Every COVID-19 vaccine and treatment in development and on trial, so far.

neoprema

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Interesting article, but off-topic since it says nothing about vaccines, which I assume is your personal commentary.
If you're not so quick to pick on everything that is said you will notice that I said even with vaccines, those who have been infected may still have long-term effects as the article states. The vaccine won't undo them.

But clearly someone died and made you forum police.
 

neoprema

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If you're not so quick to pick on everything that is said you will notice that I said even with vaccines, those who have been infected may still have long-term effects as the article states. The vaccine won't undo them.

But clearly someone died and made you forum police.
Don't be sad, i haven't had my coffee. I attack and destroy everything until then :cautious:
 
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LONDON (Reuters) - Oxford University’s COVID-19 vaccine candidate has a better immune response when a two full-dose regime is used rather than a full-dose followed by a half-dose booster, the university said on Thursday, citing data from early trials.

The developers of the vaccine candidate, which has been licensed to pharmaceuticals company AstraZeneca, have already published later stage trial results showing higher efficacy when a half dose is followed by a full dose, compared to a two full-dose regime. However, more work needs to be done to affirm that result.
 

Geoff.D

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So here is a thought:

1. Early on, it was shown that smokers are less affected by this virus if they get infected - presumably because nicotine reduces the virus' ability to infect a person.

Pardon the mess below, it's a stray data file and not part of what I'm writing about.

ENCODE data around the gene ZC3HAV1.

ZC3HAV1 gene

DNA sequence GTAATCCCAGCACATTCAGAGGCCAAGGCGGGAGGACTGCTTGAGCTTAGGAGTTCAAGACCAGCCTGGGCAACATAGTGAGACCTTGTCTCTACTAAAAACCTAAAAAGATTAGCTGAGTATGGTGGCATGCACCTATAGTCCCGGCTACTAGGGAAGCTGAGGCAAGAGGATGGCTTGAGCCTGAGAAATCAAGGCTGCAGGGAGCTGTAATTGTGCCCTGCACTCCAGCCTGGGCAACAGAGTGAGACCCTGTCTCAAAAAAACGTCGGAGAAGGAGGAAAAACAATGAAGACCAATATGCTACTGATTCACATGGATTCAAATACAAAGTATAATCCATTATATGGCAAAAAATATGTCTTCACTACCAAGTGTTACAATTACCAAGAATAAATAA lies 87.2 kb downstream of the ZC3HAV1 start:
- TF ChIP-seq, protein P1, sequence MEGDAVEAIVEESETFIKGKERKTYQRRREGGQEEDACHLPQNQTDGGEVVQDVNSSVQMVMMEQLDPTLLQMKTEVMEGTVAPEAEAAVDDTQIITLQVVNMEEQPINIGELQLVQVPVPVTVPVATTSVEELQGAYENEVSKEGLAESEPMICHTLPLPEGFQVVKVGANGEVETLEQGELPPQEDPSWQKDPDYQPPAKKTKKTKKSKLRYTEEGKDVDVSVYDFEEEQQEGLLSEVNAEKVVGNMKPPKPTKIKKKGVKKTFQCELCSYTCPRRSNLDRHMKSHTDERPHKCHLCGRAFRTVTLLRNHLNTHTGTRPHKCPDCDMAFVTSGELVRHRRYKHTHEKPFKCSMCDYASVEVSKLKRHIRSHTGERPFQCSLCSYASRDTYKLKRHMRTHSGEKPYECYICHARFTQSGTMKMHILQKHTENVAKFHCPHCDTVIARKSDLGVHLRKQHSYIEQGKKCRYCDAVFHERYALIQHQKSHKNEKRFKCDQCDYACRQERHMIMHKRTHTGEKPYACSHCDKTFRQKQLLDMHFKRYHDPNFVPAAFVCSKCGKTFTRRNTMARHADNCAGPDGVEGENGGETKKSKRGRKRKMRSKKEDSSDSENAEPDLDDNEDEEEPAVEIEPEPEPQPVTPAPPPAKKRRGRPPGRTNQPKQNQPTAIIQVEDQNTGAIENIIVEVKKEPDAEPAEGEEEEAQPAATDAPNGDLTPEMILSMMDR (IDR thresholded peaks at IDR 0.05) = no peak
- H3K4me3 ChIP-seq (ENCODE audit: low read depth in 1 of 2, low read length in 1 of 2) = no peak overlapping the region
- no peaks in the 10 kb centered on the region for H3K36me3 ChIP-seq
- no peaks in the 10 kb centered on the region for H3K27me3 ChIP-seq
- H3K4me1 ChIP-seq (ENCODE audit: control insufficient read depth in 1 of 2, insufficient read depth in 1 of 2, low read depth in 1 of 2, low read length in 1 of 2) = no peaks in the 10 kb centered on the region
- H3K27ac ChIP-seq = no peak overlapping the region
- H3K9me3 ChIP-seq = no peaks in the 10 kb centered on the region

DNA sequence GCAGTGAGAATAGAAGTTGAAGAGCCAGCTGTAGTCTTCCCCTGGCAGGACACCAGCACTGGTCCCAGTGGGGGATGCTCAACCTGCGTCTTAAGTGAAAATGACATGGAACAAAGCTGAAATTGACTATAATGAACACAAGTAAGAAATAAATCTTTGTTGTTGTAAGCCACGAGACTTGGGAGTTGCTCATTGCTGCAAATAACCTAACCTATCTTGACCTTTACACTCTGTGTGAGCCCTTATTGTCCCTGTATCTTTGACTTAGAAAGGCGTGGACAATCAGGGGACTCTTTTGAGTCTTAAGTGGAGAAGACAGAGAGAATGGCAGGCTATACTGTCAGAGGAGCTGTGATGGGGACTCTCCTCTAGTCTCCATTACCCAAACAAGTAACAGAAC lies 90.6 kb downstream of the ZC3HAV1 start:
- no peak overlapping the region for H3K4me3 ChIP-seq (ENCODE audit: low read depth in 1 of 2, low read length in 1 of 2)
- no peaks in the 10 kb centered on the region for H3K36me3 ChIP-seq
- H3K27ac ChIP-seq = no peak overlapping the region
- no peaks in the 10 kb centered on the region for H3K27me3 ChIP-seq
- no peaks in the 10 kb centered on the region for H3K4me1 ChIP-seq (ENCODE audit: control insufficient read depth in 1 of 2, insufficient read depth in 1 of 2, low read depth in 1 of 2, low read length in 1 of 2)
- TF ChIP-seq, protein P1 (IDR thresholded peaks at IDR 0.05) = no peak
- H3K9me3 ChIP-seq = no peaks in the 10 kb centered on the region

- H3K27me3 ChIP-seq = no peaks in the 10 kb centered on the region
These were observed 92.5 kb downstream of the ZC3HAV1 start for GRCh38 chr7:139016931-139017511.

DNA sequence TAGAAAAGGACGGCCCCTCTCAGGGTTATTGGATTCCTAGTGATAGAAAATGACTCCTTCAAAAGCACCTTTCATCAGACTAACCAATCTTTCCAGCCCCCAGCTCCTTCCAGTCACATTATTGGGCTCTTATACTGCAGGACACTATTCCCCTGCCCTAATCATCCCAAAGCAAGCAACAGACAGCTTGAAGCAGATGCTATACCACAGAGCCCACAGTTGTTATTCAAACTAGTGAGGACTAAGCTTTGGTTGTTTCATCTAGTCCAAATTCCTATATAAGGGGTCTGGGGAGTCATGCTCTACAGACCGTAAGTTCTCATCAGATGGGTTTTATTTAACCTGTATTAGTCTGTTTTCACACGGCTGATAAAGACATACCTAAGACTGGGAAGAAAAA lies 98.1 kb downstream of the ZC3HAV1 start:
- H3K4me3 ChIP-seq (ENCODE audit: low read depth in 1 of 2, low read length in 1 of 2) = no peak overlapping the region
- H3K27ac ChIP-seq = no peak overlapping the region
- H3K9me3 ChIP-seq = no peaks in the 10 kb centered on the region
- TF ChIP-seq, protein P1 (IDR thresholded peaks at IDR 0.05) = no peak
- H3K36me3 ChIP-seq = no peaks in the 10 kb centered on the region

2. Now, we hear that those receiving the vaccines must not consume alcohol for 2 weeks before, in the period between any repeat shots and for 3 weeks after. Presumably, this is because alcohol affects the effectiveness of the vaccine. Thus it is fair to say that consumers of alcohol are probably also less affected by the virus in the first place?

So, tell me then with tears in my eyes why Alcohol sales are being limited? And, maybe, just maybe the numbers we are now seeing seeking hospitalisation is partly due to the lower alcohol consumption levels?

Just a thought. I wonder if someone has some data to analyse to try and show what effect alcohol has on the virus' ability to infect people??

:unsure: :eek: :ROFL: o_O
 

Geoff.D

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Colchicine is available over the counter without script in SA also, I have bought countless times over the decades.,
Thank you very much. Trying to get a chemist to sell you a generic anti inflammatory for an existing prescription is nigh on impossible. So, definitely going to look into this one.
 
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Grant

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So here is a thought: